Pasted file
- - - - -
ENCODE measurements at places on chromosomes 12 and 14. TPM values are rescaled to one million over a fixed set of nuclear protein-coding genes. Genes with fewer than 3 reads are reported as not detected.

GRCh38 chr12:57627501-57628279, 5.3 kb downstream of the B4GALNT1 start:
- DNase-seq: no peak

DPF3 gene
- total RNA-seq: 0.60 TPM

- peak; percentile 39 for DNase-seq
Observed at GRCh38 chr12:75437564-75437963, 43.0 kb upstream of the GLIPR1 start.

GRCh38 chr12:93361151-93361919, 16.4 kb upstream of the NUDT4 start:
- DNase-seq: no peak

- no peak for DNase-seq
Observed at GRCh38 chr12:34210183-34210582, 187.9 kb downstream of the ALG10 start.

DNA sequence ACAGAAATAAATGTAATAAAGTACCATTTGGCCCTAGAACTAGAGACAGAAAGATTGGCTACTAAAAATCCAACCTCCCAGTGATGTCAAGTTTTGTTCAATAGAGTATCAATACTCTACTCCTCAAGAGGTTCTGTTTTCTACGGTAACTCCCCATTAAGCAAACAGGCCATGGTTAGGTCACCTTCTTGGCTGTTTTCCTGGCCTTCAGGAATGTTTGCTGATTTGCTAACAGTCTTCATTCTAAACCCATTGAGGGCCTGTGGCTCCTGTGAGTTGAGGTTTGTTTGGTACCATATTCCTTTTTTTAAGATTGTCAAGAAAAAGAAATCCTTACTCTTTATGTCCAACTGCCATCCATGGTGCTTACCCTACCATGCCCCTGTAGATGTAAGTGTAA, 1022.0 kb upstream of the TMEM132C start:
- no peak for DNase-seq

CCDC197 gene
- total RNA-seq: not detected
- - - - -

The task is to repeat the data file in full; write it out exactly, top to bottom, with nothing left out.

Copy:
ENCODE measurements at places on chromosomes 12 and 14. TPM values are rescaled to one million over a fixed set of nuclear protein-coding genes. Genes with fewer than 3 reads are reported as not detected.

GRCh38 chr12:57627501-57628279, 5.3 kb downstream of the B4GALNT1 start:
- DNase-seq: no peak

DPF3 gene
- total RNA-seq: 0.60 TPM

- peak; percentile 39 for DNase-seq
Observed at GRCh38 chr12:75437564-75437963, 43.0 kb upstream of the GLIPR1 start.

GRCh38 chr12:93361151-93361919, 16.4 kb upstream of the NUDT4 start:
- DNase-seq: no peak

- no peak for DNase-seq
Observed at GRCh38 chr12:34210183-34210582, 187.9 kb downstream of the ALG10 start.

DNA sequence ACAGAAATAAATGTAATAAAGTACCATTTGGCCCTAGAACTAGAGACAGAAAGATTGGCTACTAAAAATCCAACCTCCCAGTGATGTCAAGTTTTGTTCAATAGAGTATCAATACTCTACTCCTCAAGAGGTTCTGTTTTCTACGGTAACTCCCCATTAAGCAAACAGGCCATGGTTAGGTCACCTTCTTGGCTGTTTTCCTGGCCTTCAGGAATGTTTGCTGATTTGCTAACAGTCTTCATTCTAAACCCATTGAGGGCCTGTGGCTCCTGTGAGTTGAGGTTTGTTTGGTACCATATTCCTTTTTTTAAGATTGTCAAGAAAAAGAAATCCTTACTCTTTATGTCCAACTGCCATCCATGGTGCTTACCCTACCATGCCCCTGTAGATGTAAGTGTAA, 1022.0 kb upstream of the TMEM132C start:
- no peak for DNase-seq

CCDC197 gene
- total RNA-seq: not detected